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Retention Reality Check
People Quit Managers, Not Companies

A recent article in Training magazine brought to mind a thought that we sometimes tend to overlook. People usually leave a company because of management, not because they dislike the company.

The article states that people quit managers, not companies, that is why it is so important for managers to monitor the five key drivers of employee satisfaction and commitment, and why managers have the skills to monitor those satisfiers.

The five key drivers of employee satisfaction are:

  1. Make sure employees understand how their jobs contribute to the execution of the organization's strategy and the achievement of its goals.
  2. To the best of management's ability, employees jobs have to be meaningful. One of the things employees want is the opportunity to improve their skills. This can be done by encouraging individual development.
  3. Make sure employees feel like they are part of the organization through collaborative team environments, open communication, and knowledge sharing. This is not as easy as it sounds.
  4. Make sure the employees believe the organization is committed to the employees work/life balance.
  5. Make sure employees receive competitive wages and benefits, as well as recognition for good work.

How do we keep these five key retention strategies fresh and vital? This is a challenge, employees recognize insincerity quickly and like trust, a reputation can be destroyed by a comment and take years to rebuild.

 

Some suggestions are:

Help employees understand how they contribute to the organization by making the Mission and Vision statement a vital part of employee meetings. One company in this region starts every meeting with the Mission statement  and how the subject of the meeting plays a role in the organization's success.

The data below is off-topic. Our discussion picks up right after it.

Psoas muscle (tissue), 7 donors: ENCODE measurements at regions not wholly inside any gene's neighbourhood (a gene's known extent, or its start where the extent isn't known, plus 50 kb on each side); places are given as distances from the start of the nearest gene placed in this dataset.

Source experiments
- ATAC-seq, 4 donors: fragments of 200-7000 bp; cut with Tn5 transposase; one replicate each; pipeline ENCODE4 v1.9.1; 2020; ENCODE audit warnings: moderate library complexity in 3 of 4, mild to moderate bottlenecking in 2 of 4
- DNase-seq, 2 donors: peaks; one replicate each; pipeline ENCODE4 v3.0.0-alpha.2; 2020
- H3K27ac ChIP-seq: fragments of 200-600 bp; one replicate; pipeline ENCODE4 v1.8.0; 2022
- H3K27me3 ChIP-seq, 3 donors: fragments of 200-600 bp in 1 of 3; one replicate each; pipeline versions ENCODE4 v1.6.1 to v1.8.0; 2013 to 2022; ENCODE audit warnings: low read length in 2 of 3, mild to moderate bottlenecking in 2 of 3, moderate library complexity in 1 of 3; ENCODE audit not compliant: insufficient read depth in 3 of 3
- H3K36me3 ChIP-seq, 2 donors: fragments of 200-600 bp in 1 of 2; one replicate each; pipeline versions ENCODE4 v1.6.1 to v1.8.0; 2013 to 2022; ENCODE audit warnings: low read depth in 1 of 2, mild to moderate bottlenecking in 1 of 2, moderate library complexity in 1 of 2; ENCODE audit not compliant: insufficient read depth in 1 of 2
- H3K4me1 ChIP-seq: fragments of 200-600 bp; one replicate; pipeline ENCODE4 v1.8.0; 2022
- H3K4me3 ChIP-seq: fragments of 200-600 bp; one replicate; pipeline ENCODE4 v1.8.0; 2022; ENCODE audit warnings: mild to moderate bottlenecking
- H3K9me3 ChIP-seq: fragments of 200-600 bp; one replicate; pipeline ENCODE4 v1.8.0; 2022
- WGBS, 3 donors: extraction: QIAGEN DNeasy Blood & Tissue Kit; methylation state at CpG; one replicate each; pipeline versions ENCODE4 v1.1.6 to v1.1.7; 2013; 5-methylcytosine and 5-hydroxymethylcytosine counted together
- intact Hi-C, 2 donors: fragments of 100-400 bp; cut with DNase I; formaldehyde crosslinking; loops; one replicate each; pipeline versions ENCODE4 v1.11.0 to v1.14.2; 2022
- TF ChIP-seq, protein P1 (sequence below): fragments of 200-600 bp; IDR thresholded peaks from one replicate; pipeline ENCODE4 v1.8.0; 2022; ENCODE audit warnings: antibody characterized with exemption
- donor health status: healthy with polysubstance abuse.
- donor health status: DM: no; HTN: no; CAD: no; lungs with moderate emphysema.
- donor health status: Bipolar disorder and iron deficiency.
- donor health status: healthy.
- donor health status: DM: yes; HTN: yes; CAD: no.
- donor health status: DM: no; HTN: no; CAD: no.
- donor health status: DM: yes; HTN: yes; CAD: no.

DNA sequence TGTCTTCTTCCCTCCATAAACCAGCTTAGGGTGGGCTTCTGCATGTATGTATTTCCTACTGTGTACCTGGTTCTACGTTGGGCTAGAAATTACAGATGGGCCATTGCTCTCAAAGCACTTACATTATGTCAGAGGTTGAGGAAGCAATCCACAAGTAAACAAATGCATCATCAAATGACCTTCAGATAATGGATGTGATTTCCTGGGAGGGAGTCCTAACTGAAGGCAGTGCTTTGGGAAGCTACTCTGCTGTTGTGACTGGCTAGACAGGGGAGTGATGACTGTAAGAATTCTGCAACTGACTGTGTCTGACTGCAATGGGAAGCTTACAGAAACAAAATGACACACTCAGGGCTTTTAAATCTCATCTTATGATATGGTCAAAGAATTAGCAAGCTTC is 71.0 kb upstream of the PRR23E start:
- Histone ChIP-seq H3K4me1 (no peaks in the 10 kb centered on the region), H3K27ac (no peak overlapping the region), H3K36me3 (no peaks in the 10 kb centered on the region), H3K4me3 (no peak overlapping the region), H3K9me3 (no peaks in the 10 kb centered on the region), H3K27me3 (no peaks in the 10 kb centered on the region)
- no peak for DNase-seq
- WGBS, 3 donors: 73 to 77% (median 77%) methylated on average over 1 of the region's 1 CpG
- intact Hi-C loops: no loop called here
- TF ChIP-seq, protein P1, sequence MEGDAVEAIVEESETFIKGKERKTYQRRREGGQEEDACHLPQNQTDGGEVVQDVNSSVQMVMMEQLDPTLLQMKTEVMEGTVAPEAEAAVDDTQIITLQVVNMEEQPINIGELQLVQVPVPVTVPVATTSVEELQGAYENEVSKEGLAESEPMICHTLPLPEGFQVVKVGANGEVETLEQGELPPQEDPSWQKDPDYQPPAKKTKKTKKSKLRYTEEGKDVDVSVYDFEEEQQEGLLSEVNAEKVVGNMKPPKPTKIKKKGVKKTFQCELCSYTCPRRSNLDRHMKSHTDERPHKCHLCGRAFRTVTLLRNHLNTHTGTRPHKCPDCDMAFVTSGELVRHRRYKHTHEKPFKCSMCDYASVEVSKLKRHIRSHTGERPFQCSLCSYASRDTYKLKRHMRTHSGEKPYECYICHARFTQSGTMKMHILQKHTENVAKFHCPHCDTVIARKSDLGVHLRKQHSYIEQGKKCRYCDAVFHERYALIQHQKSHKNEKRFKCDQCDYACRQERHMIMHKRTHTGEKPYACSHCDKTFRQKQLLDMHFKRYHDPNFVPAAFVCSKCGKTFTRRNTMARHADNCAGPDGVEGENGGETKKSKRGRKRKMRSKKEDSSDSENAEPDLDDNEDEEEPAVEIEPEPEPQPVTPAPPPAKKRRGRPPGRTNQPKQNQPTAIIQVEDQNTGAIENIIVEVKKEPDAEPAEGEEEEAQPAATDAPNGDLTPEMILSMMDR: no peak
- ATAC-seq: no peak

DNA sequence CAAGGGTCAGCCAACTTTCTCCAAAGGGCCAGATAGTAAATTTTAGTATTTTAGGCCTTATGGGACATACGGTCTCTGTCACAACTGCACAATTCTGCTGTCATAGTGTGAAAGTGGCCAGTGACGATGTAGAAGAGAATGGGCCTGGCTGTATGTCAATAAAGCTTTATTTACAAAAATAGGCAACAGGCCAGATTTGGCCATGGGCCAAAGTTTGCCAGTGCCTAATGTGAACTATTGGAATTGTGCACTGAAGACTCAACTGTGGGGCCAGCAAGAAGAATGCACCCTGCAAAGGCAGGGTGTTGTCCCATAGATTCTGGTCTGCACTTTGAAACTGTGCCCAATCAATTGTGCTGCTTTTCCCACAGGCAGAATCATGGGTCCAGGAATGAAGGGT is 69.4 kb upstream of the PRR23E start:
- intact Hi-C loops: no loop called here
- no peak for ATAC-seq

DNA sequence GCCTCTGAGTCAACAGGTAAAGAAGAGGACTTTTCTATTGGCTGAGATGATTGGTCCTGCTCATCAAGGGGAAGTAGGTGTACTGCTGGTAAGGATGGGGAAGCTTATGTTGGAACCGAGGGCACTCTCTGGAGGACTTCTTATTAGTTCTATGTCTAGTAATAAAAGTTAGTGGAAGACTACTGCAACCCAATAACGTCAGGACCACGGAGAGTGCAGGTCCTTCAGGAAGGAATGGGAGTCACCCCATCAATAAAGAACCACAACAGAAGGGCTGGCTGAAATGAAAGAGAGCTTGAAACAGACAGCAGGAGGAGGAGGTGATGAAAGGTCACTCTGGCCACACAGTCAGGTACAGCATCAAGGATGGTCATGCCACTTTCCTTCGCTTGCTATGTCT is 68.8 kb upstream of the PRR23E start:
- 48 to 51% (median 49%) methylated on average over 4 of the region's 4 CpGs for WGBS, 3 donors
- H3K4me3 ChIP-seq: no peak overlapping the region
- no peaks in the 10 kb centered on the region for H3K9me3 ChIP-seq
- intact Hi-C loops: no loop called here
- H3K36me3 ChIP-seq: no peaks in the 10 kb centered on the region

In production areas it is difficult to make repetitive work meaningful. However you might think about using a work area safety team with a facilitator to get people in the work area to develop safety solutions to nagging problems. If handled as a  team approach, using perhaps one hour per month, employees can feel involved in their area and have a stake in feeling secure.

Teaching supervisors and managers behavior recognition techniques can go a long way toward developing successful operating relationships. This can be a first line demonstration of the company's commitment to an employees work/life balance.

Most often wages and benefits are competitive. If not you may use a skill development program to redress wage issues and yet gain improved skills in the workforce.

Finally, recognition in the form of Employee of the Month, Quarter and Year is a good program. Posting good deeds and promotional data is another good form of recognition. Almost anything that gets employees in front of their fellow employees has value.

Tom Floria, Director

The Solutions Group

Contact The Solutions Group if you have any questions, we are available to help you develop a strategy.